I have been profoundly lucky to have a family that has always inspired me to pursue my creative passions. My first typewriter was given to me by my grandmother when I was 7 and my parents got me first camcorder. It was a PixelVision PXL2000 which looked like a super 8 and filmed in black and white, so I was hip young filmmaker at the tender age of 9. I was also super fortunate to be surrounded by friends who have been beyond supportive over the years.
Q: Who was the first person who believed in you?
On the home-front, my parents, definitely. They never hindered my desire to be an artist and to pursue a career as one. Instead, they constantly gave me the support to grow as a storyteller. In school, it was my English teacher, Ms. Hannigan. She saw my love for writing and performing, and encouraged me to write anything, really, and to put my work out into the world. She entered me in poetry competitions and fostered my love for Shakespeare. When you have an educator that cares about what students are truly passionate about, and helps embolden that, it makes all the difference in the world as to what kids think are possible and attainable.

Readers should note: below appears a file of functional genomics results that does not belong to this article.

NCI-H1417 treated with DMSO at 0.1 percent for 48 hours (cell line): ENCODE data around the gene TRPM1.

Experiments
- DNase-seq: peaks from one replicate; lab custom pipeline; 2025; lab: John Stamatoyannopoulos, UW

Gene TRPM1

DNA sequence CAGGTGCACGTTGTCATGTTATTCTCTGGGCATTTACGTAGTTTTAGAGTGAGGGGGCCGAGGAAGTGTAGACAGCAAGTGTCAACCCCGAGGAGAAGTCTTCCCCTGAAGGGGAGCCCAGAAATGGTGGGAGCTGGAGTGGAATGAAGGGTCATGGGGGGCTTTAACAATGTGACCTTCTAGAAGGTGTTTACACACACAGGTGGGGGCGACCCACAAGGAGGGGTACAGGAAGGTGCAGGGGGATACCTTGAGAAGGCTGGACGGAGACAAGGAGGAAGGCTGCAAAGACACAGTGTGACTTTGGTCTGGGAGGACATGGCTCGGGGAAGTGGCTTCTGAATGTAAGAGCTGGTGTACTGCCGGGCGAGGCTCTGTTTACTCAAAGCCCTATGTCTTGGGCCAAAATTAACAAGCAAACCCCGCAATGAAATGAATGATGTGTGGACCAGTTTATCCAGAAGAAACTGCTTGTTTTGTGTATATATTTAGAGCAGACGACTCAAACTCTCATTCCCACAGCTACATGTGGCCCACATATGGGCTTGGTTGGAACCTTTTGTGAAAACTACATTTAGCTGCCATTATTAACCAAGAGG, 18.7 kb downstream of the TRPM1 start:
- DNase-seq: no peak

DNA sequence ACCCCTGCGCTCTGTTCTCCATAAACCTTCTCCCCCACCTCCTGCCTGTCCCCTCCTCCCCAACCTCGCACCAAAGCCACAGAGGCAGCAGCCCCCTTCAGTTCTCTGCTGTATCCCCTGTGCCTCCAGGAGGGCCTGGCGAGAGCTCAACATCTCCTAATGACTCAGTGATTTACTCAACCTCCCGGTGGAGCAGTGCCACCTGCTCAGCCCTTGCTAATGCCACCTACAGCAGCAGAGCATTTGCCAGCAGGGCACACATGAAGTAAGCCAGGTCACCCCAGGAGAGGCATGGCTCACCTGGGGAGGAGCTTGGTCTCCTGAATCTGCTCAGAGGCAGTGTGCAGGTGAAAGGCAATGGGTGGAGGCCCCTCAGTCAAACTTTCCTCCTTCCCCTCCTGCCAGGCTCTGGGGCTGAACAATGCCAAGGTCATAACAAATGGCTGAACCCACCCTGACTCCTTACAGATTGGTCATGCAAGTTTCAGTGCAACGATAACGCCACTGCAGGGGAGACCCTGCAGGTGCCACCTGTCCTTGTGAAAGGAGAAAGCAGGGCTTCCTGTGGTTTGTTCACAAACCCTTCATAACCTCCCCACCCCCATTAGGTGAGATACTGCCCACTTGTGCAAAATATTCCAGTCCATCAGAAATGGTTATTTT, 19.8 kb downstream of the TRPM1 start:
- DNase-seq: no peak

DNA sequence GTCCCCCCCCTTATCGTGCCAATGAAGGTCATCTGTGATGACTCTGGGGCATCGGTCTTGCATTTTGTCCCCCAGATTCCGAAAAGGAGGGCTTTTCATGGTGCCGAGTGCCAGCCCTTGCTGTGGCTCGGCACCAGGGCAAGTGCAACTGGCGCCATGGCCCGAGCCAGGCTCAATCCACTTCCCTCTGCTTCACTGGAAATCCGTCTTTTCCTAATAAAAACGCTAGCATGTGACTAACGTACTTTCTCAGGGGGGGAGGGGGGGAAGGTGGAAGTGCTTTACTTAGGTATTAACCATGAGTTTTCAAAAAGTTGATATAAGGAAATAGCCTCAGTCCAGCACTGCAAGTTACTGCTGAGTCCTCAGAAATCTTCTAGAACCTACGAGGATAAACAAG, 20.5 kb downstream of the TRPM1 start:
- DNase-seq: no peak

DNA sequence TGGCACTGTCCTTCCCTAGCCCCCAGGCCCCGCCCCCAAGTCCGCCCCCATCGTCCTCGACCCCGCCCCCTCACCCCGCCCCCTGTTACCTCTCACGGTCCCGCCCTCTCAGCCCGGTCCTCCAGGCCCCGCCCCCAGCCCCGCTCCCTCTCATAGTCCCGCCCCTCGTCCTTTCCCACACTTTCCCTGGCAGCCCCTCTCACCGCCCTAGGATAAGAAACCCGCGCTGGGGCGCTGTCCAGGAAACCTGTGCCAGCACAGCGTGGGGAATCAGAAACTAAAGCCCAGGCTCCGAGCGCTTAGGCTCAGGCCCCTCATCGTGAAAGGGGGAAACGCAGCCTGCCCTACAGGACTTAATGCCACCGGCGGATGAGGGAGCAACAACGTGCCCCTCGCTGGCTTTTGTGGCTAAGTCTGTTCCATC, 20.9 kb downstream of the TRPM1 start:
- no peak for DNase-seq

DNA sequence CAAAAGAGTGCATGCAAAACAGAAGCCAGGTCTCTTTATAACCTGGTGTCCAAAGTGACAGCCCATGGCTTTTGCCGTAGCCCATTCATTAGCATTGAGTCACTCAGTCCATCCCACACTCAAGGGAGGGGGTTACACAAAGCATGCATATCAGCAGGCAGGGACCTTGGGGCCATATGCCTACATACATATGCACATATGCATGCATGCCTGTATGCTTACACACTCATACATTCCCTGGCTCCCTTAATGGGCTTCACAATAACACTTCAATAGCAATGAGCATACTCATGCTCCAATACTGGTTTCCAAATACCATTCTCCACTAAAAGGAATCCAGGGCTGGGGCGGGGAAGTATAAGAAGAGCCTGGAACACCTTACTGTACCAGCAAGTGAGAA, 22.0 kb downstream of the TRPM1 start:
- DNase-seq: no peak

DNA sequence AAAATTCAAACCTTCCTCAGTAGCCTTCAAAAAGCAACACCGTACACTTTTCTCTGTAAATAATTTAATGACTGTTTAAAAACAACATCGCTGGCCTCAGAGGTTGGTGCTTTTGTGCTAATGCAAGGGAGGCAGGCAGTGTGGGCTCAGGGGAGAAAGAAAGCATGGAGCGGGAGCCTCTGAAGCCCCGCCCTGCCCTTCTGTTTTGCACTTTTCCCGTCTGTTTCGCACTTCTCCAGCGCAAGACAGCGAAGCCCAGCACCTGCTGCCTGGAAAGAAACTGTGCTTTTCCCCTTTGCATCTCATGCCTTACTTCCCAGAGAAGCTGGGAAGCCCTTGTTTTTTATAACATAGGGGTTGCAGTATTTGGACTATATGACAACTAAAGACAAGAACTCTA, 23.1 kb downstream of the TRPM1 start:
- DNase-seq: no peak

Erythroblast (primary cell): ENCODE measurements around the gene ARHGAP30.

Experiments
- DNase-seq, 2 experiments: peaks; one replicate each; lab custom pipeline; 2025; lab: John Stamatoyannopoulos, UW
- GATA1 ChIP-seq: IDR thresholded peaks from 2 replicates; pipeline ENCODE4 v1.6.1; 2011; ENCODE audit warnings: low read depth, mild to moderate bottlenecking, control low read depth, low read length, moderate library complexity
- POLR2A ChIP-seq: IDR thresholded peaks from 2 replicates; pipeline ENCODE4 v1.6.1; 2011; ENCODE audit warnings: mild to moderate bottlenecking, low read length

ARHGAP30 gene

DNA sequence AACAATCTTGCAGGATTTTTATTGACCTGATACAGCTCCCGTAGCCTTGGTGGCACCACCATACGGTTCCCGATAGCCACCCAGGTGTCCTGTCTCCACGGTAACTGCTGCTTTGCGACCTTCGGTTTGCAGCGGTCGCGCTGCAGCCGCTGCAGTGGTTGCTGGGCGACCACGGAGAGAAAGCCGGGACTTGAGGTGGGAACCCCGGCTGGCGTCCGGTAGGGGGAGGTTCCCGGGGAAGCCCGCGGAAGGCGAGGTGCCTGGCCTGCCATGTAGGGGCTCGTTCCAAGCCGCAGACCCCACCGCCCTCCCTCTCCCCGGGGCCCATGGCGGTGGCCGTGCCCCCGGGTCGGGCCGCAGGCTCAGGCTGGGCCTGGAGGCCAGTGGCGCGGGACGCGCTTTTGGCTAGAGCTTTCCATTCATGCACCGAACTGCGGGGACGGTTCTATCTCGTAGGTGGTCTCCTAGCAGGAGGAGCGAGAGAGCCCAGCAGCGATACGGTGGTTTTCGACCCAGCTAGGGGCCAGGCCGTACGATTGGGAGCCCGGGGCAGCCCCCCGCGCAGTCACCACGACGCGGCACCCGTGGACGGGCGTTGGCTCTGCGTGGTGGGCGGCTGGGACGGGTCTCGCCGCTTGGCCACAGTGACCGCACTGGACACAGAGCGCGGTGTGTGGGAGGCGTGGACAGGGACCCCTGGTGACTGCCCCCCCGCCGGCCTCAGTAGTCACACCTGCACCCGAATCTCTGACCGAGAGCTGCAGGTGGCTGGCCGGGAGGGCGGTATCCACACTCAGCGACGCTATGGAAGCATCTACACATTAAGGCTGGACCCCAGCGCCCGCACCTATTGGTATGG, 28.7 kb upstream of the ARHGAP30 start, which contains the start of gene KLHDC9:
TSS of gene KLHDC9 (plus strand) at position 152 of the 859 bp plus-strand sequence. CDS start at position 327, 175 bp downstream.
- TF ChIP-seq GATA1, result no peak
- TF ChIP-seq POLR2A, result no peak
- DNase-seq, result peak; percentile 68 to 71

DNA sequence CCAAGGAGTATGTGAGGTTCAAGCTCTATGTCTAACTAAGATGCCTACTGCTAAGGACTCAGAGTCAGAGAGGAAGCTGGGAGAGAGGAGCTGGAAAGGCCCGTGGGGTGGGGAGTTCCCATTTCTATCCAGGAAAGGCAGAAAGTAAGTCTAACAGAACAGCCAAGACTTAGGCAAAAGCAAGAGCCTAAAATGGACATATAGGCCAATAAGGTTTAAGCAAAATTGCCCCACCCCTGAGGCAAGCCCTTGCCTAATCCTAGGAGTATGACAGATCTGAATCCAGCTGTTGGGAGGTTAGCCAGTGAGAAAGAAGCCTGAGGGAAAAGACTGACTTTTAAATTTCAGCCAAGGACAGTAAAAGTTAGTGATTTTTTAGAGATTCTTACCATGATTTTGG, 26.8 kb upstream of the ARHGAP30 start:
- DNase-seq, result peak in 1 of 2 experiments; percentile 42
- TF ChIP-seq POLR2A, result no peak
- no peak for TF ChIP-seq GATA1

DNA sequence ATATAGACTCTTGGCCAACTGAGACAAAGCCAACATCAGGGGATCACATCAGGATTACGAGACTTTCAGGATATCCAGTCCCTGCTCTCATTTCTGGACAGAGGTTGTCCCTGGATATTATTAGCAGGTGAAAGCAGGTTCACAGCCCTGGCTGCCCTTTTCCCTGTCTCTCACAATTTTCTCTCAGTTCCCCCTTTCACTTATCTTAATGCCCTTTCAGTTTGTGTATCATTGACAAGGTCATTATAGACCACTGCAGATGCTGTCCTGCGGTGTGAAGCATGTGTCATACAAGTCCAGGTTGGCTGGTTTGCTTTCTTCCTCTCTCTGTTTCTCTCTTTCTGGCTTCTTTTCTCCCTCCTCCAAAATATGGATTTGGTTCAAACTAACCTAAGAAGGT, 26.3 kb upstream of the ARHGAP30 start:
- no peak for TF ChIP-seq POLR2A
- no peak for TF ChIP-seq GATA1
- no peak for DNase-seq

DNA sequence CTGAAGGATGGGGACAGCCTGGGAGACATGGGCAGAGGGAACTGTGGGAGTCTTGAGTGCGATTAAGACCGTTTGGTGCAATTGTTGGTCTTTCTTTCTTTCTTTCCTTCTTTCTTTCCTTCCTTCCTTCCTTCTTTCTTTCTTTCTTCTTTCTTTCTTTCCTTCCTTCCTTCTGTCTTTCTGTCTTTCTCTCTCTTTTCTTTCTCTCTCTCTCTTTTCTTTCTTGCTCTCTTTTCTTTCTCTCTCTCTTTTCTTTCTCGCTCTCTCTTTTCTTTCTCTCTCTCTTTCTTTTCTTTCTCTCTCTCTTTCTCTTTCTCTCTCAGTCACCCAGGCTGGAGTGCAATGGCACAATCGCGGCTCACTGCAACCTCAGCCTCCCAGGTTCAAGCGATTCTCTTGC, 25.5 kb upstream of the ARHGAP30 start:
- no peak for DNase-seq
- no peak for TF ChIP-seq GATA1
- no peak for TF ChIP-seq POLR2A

Q: When was the moment you knew you wanted to be a screenwriter?
The moment I got frustrated at the fact that the characters I want to play – strong, resilient, complex women – are not easily found as a stand alone piece to a much larger puzzle. Usually those characters are created in support of a male character or placed as a best friend to a morally lost female character, sprinkled into a plot to fill gaps. These incredibly essential characters are the kind that need to step out of the shadows. They aren’t perfect and, most of the time, not prim or proper. They are messy, spirited, emotionally viable and real. And they need their time in the spotlight.
Q: How do you define success for yourself?
Success is doing what we love and supporting what we believe in. The goal is to consistently bring the two together. To have a strong community of inclusive creatives, where female storytellers no longer have to worry about fighting for a seat at the table in order to tell the imperative stories that need to be told.
Q: Give us a typical day in your life:
Are you an Early Bird or a Night Owl? Definitely a night owl. Sometimes the best ideas happen at 2am.
When do you get up? 6:30a – my dog doesn’t believe in sleep.